What will happen if the ACA (Affordable Care Act) goes away?
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What will happen if the Affordable Care Act (ACA) goes away
The Supreme Court is expected to hear arguments a week after the election in regards to fate of the Affordable Care Act.
A federal judge in Texas invalidated the entire law in 2018.
The New York Times as evaluated some potential consequences based on various groups. Among their finding are:
- 60 MILLION, Medicare beneficiaries would face changes to medical care and possibly higher premiums. About 60 million people are covered under Medicare, the federal health insurance program for people 65 and older and people of all ages with disabilities. Even though the main aim of the A.C.A. was to overhaul the health insurance markets, the law “touches virtually every part of Medicare,” said Tricia Neuman, a senior vice president for the Kaiser Family Foundation, which did an analysis of the law’s repeal. Overturning the law would be “very disruptive,” she said.
- As many as 133 million Americans — roughly half the population under the age of 65 — have pre-existing medical conditions that could disqualify them from buying a health insurance policy or cause them to pay significantly higher premiums if the health law were overturned
- Under the A.C.A., no one can be denied coverage under any circumstance, and insurance companies cannot retroactively cancel a policy unless they find evidence of fraud. The coronavirus, which has infected nearly seven million Americans to date and may have long-term health implications for many of those who become ill, could also become one of the many medical histories that would make it challenging for someone to find insurance.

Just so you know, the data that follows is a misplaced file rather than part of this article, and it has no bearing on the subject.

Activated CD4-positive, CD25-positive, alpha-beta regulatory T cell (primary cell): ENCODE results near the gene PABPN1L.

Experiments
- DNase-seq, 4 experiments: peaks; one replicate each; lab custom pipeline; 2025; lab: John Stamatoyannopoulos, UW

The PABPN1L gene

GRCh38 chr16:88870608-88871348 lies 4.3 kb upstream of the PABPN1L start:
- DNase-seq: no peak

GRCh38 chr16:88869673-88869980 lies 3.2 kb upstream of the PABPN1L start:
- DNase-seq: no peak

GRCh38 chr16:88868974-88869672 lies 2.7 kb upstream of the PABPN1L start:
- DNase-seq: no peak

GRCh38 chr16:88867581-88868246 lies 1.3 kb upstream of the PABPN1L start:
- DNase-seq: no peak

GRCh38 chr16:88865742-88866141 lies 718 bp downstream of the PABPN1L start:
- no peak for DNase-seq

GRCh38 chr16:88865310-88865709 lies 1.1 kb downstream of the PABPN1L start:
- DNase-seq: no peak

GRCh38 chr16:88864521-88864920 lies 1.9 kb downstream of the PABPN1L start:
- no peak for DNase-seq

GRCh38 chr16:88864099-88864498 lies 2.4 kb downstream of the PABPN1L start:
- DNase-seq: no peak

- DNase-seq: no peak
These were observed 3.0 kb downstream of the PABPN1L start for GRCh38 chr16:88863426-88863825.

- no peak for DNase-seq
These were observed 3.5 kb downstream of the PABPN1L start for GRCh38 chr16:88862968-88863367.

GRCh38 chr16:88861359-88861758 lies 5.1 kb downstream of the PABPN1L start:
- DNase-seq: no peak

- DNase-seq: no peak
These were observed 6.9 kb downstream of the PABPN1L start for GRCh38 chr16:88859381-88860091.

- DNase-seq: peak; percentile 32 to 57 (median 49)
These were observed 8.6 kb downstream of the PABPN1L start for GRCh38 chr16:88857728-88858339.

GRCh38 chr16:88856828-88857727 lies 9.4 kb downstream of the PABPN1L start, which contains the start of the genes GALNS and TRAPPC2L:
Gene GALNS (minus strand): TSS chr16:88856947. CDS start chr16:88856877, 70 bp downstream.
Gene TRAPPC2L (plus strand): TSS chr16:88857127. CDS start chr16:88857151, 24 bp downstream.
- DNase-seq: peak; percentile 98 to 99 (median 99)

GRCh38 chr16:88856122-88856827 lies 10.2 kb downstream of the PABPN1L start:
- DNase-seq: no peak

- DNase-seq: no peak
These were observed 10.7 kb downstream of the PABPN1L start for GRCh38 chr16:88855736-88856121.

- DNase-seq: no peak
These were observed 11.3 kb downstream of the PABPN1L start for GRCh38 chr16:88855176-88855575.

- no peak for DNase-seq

- Of the 23 million people who either buy health insurance through the marketplaces set up by the law (roughly 11 million) or receive coverage through the expansion of Medicaid (12 million), about 21 million are at serious risk of becoming uninsured if Obamacare is struck down.
- Medicaid, the government insurance program for the poor that is jointly funded by the federal government and the states, has been the workhorse of Obamacare. If the health law were struck down, more than 12 million low-income adults who have gained Medicaid coverage through the law’s expansion of the program could lose it.
- The health law took effect just as the opioid epidemic was spreading to all corners of the country, and health officials in many states say that one of its biggest benefits has been providing access to addiction treatment. It requires insurance companies to cover substance abuse treatment, and they could stop if the law were struck down. The biggest group able to get access to addiction treatment under the law is adults who have gained Medicaid coverage. The Kaiser Family Foundation estimated that 40 percent of people from 18 to 65 with opioid addiction — roughly 800,000 — are on Medicaid, many or most of whom became eligible for it through the health law.
- 165 MILLION Americans who no longer face caps on expensive treatments
The law protects many Americans from caps that insurers and employers once used to limit how much they had to pay out in coverage each year or over a lifetime. Among them are those who get coverage through an employer — more than 150 million before the pandemic caused widespread job loss — as well as roughly 15 million enrolled in Obamacare and other plans in the individual insurance market.
- The A.C.A. required employers to cover their employees’ children under the age of 26, and it is one of the law’s most popular provisions. Roughly two million young adults are covered under a parent’s insurance plan, according to a 2016 government estimate. If the law were struck down, employers would have to decide if they would continue to offer the coverage. Dorian Smith, a partner at Mercer, a benefits consulting firm, predicted that many companies would most likely continue.
- Medical care for the uninsured could cost billions more
Doctors and hospitals could lose a crucial source of revenue, as more people lose insurance during an economic downturn. The Urban Institute estimated that nationwide, without the A.C.A., the cost of care for people who cannot pay for it could increase as much as $50.2 billion.
- The A.C.A. requires nutrition labeling and calorie counts on menu items at chain restaurants.It requires many employers to provide “reasonable break time” and a private space for nursing mothers to pump breast milk.It created a pathway for federal approval of biosimilars, which are near-copies of biologic drugs, made from living cells.
These and other measures would have no legal mandate to continue if the A.C.A. is eliminated.
To read the full article in the New York Times go to https://www.nytimes.com/article/supreme-court-obamacare-case.html.